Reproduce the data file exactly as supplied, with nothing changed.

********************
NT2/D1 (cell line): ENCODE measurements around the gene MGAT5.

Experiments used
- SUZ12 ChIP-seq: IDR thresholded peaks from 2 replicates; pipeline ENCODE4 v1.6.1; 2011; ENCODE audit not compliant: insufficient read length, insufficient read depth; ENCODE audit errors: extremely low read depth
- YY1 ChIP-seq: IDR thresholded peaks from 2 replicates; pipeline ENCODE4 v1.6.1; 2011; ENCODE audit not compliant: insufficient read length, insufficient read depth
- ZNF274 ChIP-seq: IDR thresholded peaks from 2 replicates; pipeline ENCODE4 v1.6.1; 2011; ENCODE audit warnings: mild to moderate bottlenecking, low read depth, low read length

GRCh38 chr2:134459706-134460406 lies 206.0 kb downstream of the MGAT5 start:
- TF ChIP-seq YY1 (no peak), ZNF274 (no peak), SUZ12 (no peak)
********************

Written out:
NT2/D1 (cell line): ENCODE measurements around the gene MGAT5.

Experiments used
- SUZ12 ChIP-seq: IDR thresholded peaks from 2 replicates; pipeline ENCODE4 v1.6.1; 2011; ENCODE audit not compliant: insufficient read length, insufficient read depth; ENCODE audit errors: extremely low read depth
- YY1 ChIP-seq: IDR thresholded peaks from 2 replicates; pipeline ENCODE4 v1.6.1; 2011; ENCODE audit not compliant: insufficient read length, insufficient read depth
- ZNF274 ChIP-seq: IDR thresholded peaks from 2 replicates; pipeline ENCODE4 v1.6.1; 2011; ENCODE audit warnings: mild to moderate bottlenecking, low read depth, low read length

GRCh38 chr2:134459706-134460406 lies 206.0 kb downstream of the MGAT5 start:
- TF ChIP-seq YY1 (no peak), ZNF274 (no peak), SUZ12 (no peak)